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What happens when government ministers decide what is true and what is false?


The Protection from Online Falsehoods and Manipulation Act was passed in Singapore in May. Once signed into law, it will give government ministers sweeping powers to decide which statements are true and which false. Kirsten Han, an outspoken opponent of the act, explains her concerns.

Fake news
Fake news

In November 2016, a photo began to circulate on social media. Taken in a public housing estate in the north of Singapore’s island, it drew attention to one of the public housing blocks, claiming that the roof had collapsed.

But the roof hadn’t collapsed; it was merely an optical illusion caused by the building’s terraced design. When All Singapore Stuff, the Facebook page that had distributed the image, realised this, they swiftly removed the post, although not before it prompted a small flurry of worry and concern. Some people, it was reported, called the police.

As “fake news” goes, this was pretty small potatoes compared to the disinformation crisis spreading across other countries, such as Myanmar, India and Sri Lanka. But that didn’t stop the People’s Action Party (PAP) government in Singapore from pouncing on it as an example of why the city-state needs to take action to deal with the scourge of misinformation.

Singapore’s Minister of Law K Shanmugam (2nd L) and Charles Chong, deputy speaker of the parliament and chairman of the Select Committee on Deliberate Online Falsehoods, attend a press conference in Singapore on September 20, 2018
Singapore’s Minister of Law K Shanmugam (2nd L) and Charles Chong, deputy speaker of the parliament and chairman of the Select Committee on Deliberate Online Falsehoods, attend a press conference in Singapore on September 20, 2018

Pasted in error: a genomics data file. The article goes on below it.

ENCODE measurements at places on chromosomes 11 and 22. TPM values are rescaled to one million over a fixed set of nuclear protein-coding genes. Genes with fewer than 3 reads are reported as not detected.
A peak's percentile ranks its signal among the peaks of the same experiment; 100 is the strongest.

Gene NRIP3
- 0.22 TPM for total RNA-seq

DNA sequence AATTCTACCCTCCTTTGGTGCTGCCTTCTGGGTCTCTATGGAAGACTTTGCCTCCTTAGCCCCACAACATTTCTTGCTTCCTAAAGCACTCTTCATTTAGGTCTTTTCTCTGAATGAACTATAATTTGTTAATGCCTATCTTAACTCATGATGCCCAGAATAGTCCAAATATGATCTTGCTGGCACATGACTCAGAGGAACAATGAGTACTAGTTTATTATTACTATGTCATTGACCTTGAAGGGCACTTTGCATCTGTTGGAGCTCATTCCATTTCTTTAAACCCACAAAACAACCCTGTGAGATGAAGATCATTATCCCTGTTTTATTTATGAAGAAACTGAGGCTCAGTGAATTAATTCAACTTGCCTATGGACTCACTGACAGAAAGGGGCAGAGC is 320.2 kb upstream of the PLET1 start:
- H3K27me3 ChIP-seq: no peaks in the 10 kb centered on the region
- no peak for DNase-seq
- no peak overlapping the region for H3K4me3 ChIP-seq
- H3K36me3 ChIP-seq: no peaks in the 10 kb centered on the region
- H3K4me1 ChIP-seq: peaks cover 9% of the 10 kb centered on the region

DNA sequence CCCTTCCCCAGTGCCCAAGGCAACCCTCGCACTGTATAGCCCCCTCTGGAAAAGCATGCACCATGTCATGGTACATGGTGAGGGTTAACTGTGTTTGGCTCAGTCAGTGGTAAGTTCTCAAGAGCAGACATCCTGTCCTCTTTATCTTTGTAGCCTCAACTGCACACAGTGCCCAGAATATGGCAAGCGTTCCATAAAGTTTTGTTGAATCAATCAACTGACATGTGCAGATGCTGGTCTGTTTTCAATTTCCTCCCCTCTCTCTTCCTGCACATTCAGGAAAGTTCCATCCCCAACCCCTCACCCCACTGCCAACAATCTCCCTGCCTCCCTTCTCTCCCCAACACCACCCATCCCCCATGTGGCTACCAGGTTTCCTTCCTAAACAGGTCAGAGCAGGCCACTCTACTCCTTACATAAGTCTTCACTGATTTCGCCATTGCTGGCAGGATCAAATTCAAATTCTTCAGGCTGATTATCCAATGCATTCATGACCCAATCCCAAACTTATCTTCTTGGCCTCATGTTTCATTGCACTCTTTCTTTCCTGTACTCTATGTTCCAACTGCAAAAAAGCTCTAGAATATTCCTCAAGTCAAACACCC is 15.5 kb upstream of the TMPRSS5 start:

The Protection from Online Falsehoods and Manipulation Act, more commonly referred to as POFMA, is the PAP government’s newest weapon to, ostensibly, fight “fake news”. It’s the fruit of two years’ worth of chatter about introducing new legislation to combat “deliberate online falsehoods” — a move that K Shanmugam, Minister for both Law and Home Affairs, had said was a “no brainer” back in 2017.

The idea that something needs to be done about disinformation going rapidly viral on social media platforms like Facebook, Twitter and YouTube isn’t particularly controversial in itself. The problem comes in when trying to figure out the details: who gets to decide what is “fake”, and what should be done about it?

Under POFMA, any Singaporean government minister is given the power to issue correction notices, order takedowns, or direct internet service providers and intermediaries to block access to content. This exercise of executive power sidesteps the judiciary until the end — anyone inclined to challenge the minister’s order can only appeal to the High Court after the minister has rejected an application to review his or her own order. The law will apply to anyone in or out of the country, as long as the content is accessible by at least one end-user in Singapore. A clause at the end of the law also allows government ministers to exempt anyone they want from any provision of the act.

Essentially, POFMA has, in the first and second instance at least, made Singaporean ministers the arbiters of truth.

It’s problematic to give a government such sweeping powers over online speech, especially when it’s effectively a one-party state like Singapore. Predictably, civil society groups, journalists, academics and tech companies were concerned and unhappy about this state overreach.